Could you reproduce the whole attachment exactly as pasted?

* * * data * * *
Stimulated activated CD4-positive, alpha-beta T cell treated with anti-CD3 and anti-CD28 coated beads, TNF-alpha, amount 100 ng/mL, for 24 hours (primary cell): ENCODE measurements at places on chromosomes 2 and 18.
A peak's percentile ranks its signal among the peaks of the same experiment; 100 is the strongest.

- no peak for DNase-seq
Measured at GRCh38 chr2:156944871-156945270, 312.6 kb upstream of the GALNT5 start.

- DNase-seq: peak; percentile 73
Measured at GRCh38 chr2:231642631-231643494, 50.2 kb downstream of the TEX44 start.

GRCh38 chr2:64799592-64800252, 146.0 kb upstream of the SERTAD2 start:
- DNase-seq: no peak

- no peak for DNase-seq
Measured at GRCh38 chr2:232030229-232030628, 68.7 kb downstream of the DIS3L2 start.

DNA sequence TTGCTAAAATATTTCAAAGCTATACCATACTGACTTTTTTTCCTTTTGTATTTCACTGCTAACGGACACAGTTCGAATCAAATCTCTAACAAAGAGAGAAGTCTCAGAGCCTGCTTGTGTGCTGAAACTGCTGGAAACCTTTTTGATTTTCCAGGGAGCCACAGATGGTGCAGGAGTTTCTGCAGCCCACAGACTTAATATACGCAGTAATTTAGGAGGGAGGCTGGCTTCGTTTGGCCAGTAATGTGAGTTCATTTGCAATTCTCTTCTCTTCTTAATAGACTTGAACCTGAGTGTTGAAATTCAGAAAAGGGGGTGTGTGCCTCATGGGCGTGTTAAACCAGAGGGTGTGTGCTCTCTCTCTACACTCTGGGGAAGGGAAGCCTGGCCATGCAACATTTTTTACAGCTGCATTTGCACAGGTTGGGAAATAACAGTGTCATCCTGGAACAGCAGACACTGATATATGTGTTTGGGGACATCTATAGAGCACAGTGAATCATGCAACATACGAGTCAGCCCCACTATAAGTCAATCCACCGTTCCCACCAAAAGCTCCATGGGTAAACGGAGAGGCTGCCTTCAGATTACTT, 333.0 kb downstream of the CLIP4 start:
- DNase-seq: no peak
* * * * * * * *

Stimulated activated CD4-positive, alpha-beta T cell treated with anti-CD3 and anti-CD28 coated beads, TNF-alpha, amount 100 ng/mL, for 24 hours (primary cell): ENCODE measurements at places on chromosomes 2 and 18.
A peak's percentile ranks its signal among the peaks of the same experiment; 100 is the strongest.

- no peak for DNase-seq
Measured at GRCh38 chr2:156944871-156945270, 312.6 kb upstream of the GALNT5 start.

- DNase-seq: peak; percentile 73
Measured at GRCh38 chr2:231642631-231643494, 50.2 kb downstream of the TEX44 start.

GRCh38 chr2:64799592-64800252, 146.0 kb upstream of the SERTAD2 start:
- DNase-seq: no peak

- no peak for DNase-seq
Measured at GRCh38 chr2:232030229-232030628, 68.7 kb downstream of the DIS3L2 start.

DNA sequence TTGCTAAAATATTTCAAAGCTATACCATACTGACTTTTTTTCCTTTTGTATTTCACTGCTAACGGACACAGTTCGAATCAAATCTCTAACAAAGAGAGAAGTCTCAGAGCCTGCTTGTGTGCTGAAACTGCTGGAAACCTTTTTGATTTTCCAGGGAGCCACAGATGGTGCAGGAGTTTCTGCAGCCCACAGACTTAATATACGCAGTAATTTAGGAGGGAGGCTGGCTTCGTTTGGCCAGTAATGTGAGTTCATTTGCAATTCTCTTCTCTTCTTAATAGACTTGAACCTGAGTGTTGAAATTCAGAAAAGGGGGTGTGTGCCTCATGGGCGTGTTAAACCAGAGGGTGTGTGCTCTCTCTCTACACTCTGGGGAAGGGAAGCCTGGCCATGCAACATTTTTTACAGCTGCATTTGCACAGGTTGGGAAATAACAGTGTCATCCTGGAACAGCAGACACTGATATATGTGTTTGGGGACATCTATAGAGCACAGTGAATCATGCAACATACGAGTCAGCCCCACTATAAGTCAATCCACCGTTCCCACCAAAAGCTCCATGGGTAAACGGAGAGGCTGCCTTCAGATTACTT, 333.0 kb downstream of the CLIP4 start:
- DNase-seq: no peak